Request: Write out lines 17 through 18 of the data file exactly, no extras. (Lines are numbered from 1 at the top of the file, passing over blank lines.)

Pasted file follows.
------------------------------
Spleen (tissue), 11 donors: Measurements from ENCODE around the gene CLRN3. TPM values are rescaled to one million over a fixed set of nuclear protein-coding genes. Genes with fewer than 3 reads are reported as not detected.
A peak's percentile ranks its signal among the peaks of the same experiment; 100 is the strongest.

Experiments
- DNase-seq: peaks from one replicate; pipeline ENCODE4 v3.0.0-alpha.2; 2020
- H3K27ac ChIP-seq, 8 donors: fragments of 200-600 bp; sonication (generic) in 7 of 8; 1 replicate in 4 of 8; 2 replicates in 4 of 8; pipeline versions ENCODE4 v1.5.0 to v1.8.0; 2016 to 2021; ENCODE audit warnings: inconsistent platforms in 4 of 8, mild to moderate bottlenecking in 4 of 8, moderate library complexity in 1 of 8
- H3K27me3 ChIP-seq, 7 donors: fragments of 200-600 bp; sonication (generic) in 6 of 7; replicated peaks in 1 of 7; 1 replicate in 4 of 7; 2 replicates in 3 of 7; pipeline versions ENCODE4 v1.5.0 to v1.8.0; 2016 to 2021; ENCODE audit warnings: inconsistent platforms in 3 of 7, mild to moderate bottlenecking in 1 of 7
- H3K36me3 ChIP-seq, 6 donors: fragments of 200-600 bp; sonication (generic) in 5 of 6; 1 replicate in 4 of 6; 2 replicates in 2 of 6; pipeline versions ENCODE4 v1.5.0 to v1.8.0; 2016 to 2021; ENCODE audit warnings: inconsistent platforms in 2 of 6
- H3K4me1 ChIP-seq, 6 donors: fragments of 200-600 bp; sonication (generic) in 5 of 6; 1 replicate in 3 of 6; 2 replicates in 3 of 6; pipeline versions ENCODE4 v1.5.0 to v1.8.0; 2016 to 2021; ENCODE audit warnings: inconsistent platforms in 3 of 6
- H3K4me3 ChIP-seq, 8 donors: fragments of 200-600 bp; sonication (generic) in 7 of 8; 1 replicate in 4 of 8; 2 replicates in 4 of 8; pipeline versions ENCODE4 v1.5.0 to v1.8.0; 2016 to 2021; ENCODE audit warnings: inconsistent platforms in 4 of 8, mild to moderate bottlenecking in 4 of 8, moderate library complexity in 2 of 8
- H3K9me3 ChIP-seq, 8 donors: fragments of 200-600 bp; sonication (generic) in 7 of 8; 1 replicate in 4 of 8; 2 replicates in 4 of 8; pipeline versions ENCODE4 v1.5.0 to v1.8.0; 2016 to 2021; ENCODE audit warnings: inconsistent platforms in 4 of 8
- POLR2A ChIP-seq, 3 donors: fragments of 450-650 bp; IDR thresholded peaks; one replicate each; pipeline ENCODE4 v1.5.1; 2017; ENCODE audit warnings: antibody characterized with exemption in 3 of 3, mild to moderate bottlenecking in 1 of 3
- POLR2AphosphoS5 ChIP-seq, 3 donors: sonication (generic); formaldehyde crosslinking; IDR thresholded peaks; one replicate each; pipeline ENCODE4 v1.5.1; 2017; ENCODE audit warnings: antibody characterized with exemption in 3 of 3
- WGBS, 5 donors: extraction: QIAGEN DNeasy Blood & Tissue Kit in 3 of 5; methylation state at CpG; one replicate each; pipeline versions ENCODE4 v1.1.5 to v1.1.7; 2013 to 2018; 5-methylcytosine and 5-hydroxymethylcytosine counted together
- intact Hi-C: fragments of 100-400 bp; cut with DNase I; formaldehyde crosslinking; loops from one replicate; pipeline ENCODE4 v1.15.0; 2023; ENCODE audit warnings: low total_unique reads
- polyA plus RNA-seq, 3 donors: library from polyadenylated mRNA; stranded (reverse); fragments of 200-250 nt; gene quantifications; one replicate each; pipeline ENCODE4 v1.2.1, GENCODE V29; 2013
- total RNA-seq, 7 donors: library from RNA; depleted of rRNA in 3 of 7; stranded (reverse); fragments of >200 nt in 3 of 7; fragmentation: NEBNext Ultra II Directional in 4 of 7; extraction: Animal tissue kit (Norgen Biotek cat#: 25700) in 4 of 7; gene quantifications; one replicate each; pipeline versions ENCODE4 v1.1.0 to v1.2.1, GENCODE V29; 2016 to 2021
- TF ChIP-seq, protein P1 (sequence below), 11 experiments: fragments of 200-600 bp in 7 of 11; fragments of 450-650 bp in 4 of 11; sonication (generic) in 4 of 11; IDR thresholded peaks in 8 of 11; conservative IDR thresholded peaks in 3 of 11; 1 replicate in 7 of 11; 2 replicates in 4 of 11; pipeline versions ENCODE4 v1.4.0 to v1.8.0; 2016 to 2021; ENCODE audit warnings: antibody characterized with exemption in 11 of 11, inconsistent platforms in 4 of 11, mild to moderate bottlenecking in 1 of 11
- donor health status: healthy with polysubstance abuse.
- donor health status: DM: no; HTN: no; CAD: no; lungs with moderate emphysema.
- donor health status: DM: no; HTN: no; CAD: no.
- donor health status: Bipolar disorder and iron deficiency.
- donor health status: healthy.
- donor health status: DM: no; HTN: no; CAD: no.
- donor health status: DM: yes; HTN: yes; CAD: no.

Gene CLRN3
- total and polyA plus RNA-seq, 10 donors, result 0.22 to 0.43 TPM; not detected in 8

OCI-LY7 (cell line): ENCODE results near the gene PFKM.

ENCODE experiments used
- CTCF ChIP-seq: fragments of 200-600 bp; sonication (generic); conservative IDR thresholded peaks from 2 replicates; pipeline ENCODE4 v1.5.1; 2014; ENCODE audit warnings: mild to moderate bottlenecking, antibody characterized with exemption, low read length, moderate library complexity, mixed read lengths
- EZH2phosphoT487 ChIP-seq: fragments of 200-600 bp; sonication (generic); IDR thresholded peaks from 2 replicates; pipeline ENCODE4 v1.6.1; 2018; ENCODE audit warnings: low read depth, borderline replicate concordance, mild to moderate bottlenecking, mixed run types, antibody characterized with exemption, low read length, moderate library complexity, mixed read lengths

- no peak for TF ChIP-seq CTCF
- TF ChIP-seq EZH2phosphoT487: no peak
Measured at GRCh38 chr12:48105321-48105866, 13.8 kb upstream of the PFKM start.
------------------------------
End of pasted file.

- TF ChIP-seq, protein P1 (sequence below), 11 experiments: fragments of 200-600 bp in 7 of 11; fragments of 450-650 bp in 4 of 11; sonication (generic) in 4 of 11; IDR thresholded peaks in 8 of 11; conservative IDR thresholded peaks in 3 of 11; 1 replicate in 7 of 11; 2 replicates in 4 of 11; pipeline versions ENCODE4 v1.4.0 to v1.8.0; 2016 to 2021; ENCODE audit warnings: antibody characterized with exemption in 11 of 11, inconsistent platforms in 4 of 11, mild to moderate bottlenecking in 1 of 11
- donor health status: healthy with polysubstance abuse.